“There you have it, my brothers. This young woman is on the path to great things, and we could not refuse to assist one so worthy. If the princess has no further words, then this meeting is adjourned. We will meet again soon to discuss our strategy.”
The spirits disappeared at Negasi’s words and Mati and he were left alone in the chamber.
“I hope their initial skepticism did not discourage you, princess. I have great faith in you.”
“I thank you for your kind words, Negasi. And please call me Mati,” Mati told him with a smile.
Negasi returned her smile. “Are you ready to return to your home now, or would you like to see it from our point of view first?”
Mati’s face lit up and then dimmed. “I would love to see things as you see them, but I fear I am unworthy,” the princess admitted.
“Nonsense,” Negasi protested, and brought her into a third room; this one had a glass floor and Mati could see a large body of water swirling beneath her.
“What ocean is that?” she inquired.
“One you have never seen before. Its name is ‘The Sea of Wonders,’ and I will show you why. Laredum kotener, kinaga.”
Mati watched in amazement as the water instantly stilled and the blue coloring vanished, leaving only transparency. She could see the island of Benedaea beneath her feet as if from a bird’s point of view; except through glass, like a window.
“This is astounding,” Mati breathed, all of a sudden feeling rather insignificant. She knelt on the ground to enjoy the view more fully.
“This is your land,” Negasi stated softly, “and I want you to always remember this sight. Look directly in the center.”
Benedaea was large and circular-shaped and until that moment Mati had not recognized that the center of the island appeared different. “It’s brown. But the rest of the island is green and growing. Why is the center brown?”
“That brown, dying center is Siranai,” he revealed gently. “The Maladaun have already destroyed much of its beauty, but the people are still alive. They are waiting for you, Mati; waiting for a rescuer to come to their aid.”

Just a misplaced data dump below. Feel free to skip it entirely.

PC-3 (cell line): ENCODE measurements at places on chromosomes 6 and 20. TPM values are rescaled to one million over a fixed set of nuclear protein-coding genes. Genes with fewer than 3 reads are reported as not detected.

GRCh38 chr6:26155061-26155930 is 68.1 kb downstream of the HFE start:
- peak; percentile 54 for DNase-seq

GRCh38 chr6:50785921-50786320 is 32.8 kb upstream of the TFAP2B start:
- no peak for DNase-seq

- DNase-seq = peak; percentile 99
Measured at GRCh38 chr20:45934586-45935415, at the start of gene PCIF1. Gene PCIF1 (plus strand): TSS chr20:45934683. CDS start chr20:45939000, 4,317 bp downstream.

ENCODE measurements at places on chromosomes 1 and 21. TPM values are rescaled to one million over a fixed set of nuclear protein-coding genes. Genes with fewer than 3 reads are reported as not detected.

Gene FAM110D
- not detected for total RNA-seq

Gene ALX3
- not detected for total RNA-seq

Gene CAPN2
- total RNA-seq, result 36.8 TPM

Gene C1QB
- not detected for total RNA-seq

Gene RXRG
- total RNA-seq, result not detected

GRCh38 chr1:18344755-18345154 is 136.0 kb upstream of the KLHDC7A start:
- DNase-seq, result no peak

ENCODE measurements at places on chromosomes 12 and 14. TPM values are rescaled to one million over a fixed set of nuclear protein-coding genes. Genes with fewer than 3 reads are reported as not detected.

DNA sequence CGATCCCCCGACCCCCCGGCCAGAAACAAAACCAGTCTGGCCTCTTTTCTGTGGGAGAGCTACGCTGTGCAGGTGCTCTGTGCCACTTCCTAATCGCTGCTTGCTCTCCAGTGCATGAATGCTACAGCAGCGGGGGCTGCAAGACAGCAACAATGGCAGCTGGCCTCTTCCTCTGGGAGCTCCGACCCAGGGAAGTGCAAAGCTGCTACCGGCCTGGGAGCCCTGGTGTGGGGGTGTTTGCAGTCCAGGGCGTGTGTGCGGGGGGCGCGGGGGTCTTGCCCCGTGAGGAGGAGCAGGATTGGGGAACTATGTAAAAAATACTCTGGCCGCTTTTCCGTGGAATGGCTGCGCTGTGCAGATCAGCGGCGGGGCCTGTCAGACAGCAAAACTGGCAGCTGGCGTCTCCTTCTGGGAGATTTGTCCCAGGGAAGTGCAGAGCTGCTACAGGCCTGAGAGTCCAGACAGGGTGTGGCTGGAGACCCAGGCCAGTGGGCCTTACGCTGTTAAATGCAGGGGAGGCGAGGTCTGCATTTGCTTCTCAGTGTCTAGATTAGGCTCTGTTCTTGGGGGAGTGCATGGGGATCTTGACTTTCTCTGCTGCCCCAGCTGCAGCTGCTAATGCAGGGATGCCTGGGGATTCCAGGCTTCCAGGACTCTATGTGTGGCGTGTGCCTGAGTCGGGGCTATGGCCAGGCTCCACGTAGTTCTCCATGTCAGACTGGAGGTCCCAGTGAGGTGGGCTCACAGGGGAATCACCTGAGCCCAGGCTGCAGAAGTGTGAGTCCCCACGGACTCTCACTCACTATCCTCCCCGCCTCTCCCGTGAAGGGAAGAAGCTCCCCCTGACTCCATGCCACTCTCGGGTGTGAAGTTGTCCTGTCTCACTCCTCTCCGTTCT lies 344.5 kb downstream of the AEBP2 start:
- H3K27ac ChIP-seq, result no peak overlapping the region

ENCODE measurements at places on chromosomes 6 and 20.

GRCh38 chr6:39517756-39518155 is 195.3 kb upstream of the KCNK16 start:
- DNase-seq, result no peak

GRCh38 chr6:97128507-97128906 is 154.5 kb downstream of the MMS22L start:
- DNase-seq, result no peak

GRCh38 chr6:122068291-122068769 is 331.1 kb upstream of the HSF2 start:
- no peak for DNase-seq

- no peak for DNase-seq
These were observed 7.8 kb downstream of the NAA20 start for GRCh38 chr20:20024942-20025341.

Mati was aghast at this exposition. “That heap of ash is my father’s kingdom?”
Negasi only nodded.
“That is Siranai?!”
He nodded again, looking down at the land below them. “Beldi nuteron kinaga.” The water became restless again and regained its blue, opaque coloring.
Tears filled Mati’s eyes as she looked up at the mighty spirit in bewilderment. “You have enough power—you could have prevented all this. Why didn’t you?” Her words were spoken in grief, not in anger.
“I do not attempt to control everything that takes place in Benedaea. I will help you when these conflicts arise, but everything has its natural course. If I had tried to prevent the Maladaun from having their way at that time, much worse events would have taken place.” He put up his hand to stop her when she began to speak. “I know you do not understand, and I know you feel sorrow for your father’s sake, but do not fear. Things can be as they should be again, and they will.”
Mati sniffed and nodded, then stood quickly. “I am ready to return. I must not waste another moment.”
Negasi nodded, looking very much pleased. “You are Rikard Kurnalan’s daughter, indeed.”
Mati smiled slightly at the compliment. “Thank you, Great Leader, for all of this. I am grateful to have an ally such as you, and I hope that my actions will meet with your approval.”
“I’m sure they will,” he replied confidently. “Safe journeys until we see you again, Princess.”
Mati nodded to him, and then grasped the pendant again. “Rendilai,” she whispered, and reluctantly stepped back into the vortex.